We all know how important YouTube video has become for informing potential clients about a business. However, I think it would be very difficult to convince a client that a PR firm is worth the investment if it produces poor quality video to promote itself. The irony here is PR practitioners are supposed to be creative, expert communicators! Yet, PR firms struggle with telling their own story on YouTube in a compelling way that gets views.
The Most Common YouTube Mistakes
It’s time for that trend to change. The typical mistakes PR firms tend to make on their own videos and Channels include
- Their videos do not tell a story. In other words, they are boring.
- The videos fail to be “videos.” Video is a visual medium, not a talking blog post.
- Failing to optimize the YouTube Channel with search-friendly text elements, brand colors, design, logos, and Channel setting.
- Failing to optimize individual videos by tagging and describing videos.
- Glaring absence of an apparent brand message or video strategy.
- The videos are too long or communicate too many concepts in one video.
- Not using editing, microphones, lighting, tripods, multiple camera angles, graphics, images, cutaways, animation, and other assets to produce quality video that is interesting to watch. A large firm should produce video that reflects their caliber and resources; an independent consultant may produce video with lower production values. At a minimum, there should no shakiness, poor sound, or inadequate lighting.
- Uploading too many of the same kind of videos (e.g., too many talking head videos by one person at one conference).
- Not including examples of their work, through links.
- Lacking video testimonials from clients or partners.
- Including examples of client videos, but as uploads on the Channel (this is YouTube terms of service violation and cannibalizes views from the client. You should only LINK or PLAYLIST to client videos from your Channel).
- Failing to use the social aspect of YouTube: allowing comments, acknowledging subscribers.
- Neglecting to promote the Channel through YouTube through playlists, subscriptions, and video responses.
- Failing to embed their YouTube videos on their websites, Twitter, blogs, Facebook, email communications, and other media.
- Failing to say “thank you” when their employees appear on Conversations in Public Relations. Okay 🙂 I threw that one in!
Maximizing the Marketing Impact of YouTube for PR Firms
Not every video a PR firm produces may achieve thousands of views, but videos that obtain fewer views can still make an impact on clients and influencers if they are well produced and optimized. I am convinced if most PR firms and practitioners took deliberate steps to use YouTube features to their full extent, as we do at Fletcher Prince, they could greatly increase the views for their videos.
A Surprising Finding Regarding YouTube Popularity Among PR Firms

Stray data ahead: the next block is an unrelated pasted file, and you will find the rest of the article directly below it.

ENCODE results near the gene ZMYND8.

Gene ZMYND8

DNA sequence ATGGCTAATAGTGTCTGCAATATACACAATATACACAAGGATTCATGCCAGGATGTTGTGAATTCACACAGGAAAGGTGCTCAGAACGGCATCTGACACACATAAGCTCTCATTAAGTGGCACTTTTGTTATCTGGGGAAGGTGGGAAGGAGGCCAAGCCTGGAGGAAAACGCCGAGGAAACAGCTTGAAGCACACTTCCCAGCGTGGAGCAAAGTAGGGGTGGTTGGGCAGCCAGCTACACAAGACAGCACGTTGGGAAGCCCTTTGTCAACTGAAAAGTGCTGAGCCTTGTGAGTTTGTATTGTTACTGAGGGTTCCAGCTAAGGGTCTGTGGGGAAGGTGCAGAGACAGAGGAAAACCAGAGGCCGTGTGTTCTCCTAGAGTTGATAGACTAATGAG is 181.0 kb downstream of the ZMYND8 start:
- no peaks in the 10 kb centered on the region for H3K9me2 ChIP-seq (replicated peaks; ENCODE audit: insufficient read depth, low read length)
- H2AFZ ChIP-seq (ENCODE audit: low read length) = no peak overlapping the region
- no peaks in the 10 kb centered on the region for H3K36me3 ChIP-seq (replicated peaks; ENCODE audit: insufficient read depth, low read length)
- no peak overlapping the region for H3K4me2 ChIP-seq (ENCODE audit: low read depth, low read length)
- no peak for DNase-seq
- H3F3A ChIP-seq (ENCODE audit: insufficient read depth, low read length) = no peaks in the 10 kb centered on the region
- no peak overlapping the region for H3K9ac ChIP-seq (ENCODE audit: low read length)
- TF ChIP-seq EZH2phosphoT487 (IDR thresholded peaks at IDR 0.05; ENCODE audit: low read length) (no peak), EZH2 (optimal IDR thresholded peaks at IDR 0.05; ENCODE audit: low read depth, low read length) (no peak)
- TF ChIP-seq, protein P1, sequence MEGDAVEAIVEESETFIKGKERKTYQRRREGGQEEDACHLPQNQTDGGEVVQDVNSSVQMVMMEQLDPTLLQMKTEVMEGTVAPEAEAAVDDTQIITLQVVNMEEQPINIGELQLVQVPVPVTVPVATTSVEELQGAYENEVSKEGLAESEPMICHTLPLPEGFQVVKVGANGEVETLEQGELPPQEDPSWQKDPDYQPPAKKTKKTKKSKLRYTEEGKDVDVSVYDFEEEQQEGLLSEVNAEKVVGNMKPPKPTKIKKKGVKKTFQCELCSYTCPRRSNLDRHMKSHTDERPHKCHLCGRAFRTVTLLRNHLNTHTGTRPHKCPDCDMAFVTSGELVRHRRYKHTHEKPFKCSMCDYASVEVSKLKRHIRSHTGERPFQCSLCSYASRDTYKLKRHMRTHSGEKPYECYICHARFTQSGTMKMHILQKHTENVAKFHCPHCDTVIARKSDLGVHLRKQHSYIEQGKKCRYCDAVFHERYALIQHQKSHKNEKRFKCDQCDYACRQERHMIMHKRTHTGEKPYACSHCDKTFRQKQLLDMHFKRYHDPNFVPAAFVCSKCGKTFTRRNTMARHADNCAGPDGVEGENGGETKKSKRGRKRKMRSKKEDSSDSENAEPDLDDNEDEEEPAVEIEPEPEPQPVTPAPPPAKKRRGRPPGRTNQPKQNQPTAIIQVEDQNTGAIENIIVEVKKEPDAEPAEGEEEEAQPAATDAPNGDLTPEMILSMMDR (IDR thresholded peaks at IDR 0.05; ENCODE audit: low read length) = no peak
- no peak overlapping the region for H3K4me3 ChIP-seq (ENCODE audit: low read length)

And, one of my clients, Susan Rink, who is an independent public relations consultant, has more views on YouTube for her PR videos than four major PR firms put together!
Isn’t that incredible?! I can barely comprehend this. What is even more surprising is that, although these firms have vastly superior resources, Ogilvy only has twice the views of Fletcher Prince and Fletcher Prince has nearly as many views as Edelman!
As happy as I am to have the views I have, I do feel that is a situation that does not reflect well on our industry. I would like to see PR firms produce the kinds of YouTube Channels and videos that demonstrate their expertise, reputation, and success level.
Fletcher Prince Can Help Your Business Make the Most of YouTube
Most PR firms on YouTube could significantly increase their viewership this summer by prioritizing YouTube video in their marketing efforts and making some basic optimization changes to their Channel and videos (an area of expertise for Fletcher Prince).
There’s no better time to start than now! Ask us to help you maximize the marketing impact of your YouTube Channel.
- Got YouTube? You Need It – If Only For SEO (fletcher-prince.com)
Who’s getting a big lump of coal in their stocking this year? And who is getting the good word for Santa Claus? Oh yeah, we’re going there.
Let’s start with the naughty one, so we can end this blog post with a high note 🙂
Fletcher Prince’s Naughty List (it’s not very long)
A big lump of coal goes to an unnamed pro to whom we were quite friendly in 2010. Not only had we gone out of our way to introduce this person around to our contacts, we also referred one of our nicest clients to him. For a juicy project, by the way, that if he landed would have amounted to more than twice our billings for all of 2010. The thing is — as much as we wanted that project, we knew he could do a better job than we could, so we recommended him, instead. Wait for it….
Guess what. We did not hear thank you. Well, that’s okay. But then, less than a week later, he’s dissing Fletcher Prince’s work. On Twitter.
Wow. Did not see that coming.
I’m all for constructive criticism but this was kind of like Lance Armstrong telling a kid on a tricycle he really should be pedaling faster.
We’re not really sure what motivated this person, since we’re not exactly eating his lunch, but that’s the last referral he’s getting from us. The lesson here? Besides, show some gratitude? And pick on someone your own size? Take if offline, if you’ve got to say it.
Fletcher Prince’s Nice List
Fortunately, looking back at 2010, that was really our only negative experience. Plenty of Fletcher Prince clients and supporters should get lots of loot from Kris Kringle this year, if we have anything to say about it.
Thanks for the LinkedIn recommendations!
Santa, please remember all the good folks who gave us LinkedIn recommendations this year, including Laura Fall and Bruce Fall, Rita Mhley, Barbara Burfeind, Coral Gundlach, and Soraya Duke. Thanks to all of you!